Monday, November 9, 2015

Considering Carson

Ben Carson has dominated the national political news cycle in the last week.

He is leading the latest national polls and in the Quinnipiac Poll of November 4, 2015 Carson is beating Hillary Clinton by a 50%-40% margin in a hypothetical general election matchup.

Here are the demographic breakdowns from that poll between Carson and Clinton.

Note that Carson beats Hillary by 55%-35% with men and 45%-44% with women.

He has a 56%-34% margin with white voters (and we keep hearing that this is a racist nation?) and captures 19% of the black vote.

By contrast, Donald Trump loses to Hillary in same poll by 46%-43%. Why?  
Trump only wins white voters by 51%-38%. Where is the white privilege that the students at the University of Missouri are talking about? Perhaps Trump has a new complaint that he can generate PR with? He is being discriminated against by white voters who favor Carson over the The Donald?

Trump loses the women's vote by 20 points to Hillary while Carson is edging Clinton by 1 point.

In addition, Trump, similar to most Republican candidates, draws only 6% of the black vote compared to the 19% that Carson gets this important bloc of voters.

Looking at the polling numbers it is easy to see why Ben Carson is a big potential nightmare to the Democrats and the liberal mainstream media.

Therefore, it is of little surprise that we have seen that Carson's rise in the polls has been accompanied by a barrage of stories trying to take Carson down with questions about his rags to riches story.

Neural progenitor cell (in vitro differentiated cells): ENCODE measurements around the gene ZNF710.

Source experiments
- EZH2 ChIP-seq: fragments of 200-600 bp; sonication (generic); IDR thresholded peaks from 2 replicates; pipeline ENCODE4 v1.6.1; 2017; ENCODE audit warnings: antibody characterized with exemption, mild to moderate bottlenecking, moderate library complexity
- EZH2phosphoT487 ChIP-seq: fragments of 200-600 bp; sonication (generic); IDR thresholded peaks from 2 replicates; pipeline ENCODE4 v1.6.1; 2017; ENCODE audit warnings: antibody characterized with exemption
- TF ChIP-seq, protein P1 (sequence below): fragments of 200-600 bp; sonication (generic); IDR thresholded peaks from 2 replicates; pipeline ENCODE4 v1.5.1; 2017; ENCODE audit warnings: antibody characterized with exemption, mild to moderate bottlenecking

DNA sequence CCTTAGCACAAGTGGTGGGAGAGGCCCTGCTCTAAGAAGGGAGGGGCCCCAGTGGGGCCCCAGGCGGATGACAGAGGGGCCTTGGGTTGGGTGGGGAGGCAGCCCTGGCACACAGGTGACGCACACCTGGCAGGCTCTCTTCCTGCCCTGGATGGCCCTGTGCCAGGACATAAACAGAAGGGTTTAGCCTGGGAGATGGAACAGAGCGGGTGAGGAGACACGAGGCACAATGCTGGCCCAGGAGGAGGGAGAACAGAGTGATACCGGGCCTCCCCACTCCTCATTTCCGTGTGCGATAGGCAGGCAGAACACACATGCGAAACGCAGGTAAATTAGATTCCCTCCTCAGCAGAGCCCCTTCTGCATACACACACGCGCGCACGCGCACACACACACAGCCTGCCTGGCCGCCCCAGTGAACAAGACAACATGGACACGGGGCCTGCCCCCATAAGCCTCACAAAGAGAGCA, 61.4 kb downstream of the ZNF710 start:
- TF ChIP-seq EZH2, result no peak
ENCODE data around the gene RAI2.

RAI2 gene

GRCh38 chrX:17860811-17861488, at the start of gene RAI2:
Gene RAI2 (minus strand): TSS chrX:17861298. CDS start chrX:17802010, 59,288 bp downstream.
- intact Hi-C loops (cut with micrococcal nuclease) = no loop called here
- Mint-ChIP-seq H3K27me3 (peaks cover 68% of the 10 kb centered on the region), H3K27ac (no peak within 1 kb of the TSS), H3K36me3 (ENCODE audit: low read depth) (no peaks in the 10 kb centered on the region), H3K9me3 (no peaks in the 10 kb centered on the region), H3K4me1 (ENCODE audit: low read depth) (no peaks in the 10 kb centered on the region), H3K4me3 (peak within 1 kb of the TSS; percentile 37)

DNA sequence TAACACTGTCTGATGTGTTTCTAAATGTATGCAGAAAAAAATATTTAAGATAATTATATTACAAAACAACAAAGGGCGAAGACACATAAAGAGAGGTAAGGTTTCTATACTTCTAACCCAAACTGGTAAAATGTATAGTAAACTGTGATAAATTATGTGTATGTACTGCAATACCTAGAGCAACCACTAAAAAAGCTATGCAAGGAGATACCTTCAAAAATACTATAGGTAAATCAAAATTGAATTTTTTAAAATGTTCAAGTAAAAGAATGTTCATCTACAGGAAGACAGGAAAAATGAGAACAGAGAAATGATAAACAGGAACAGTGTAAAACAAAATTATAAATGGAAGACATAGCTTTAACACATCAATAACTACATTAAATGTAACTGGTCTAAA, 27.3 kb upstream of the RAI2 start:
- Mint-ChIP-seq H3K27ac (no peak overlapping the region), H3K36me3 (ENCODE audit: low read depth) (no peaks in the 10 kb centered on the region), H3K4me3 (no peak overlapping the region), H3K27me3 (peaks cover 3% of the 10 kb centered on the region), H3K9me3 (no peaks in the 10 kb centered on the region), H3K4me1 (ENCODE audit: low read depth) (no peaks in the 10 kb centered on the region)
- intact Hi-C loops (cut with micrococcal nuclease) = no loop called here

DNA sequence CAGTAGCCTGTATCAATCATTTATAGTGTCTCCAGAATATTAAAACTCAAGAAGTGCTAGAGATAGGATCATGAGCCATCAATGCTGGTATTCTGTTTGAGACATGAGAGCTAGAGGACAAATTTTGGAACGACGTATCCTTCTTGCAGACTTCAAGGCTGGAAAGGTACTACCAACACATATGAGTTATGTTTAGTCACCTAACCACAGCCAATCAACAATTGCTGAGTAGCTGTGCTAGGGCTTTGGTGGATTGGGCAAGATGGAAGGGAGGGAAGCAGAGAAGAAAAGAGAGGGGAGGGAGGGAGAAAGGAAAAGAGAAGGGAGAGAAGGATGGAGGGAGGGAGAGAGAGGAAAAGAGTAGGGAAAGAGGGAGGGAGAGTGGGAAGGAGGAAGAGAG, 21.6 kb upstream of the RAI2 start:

There is little question that there is no more dangerous person to the liberal, progressive narrative in America than a successful, conservative African-American Republican.

We saw it with Clarence Thomas.

We saw it with Herman Cain.

We are seeing it again with Ben Carson.

We did not see anything of the sort with Barack Obama.

His college records are still sealed and almost no one who went to school with him at Columbia University even remembers him according to his classmate, Wayne Allyn Root.

I graduated Columbia University in June of 1983. According to Obama not only were we in the same graduating class, we had the same majors, Political Science and Pre-Law.
That would mean we took the same classes. I thought I knew every classmate in Columbia’s Political Science department.
Yet neither I nor anyone I knew ever met, saw, or heard of Obama.
This was reinforced two years ago in 2013 when I attended my Columbia University 30th class reunion.
I asked everyone – “Did you ever see Obama at Columbia?” Not one classmate answered affirmatively.
I simply couldn’t believe no one claimed to have met a classmate, who supposedly was in our class, and who was later to become president of the United States. So, I tracked down Professor Henry Graff, perhaps the most honored professor in Columbia history and Columbia’s Presidential historian. I interviewed Graff that same year for TheBlaze.
Professor Graff never met Obama; heard of him; or saw him.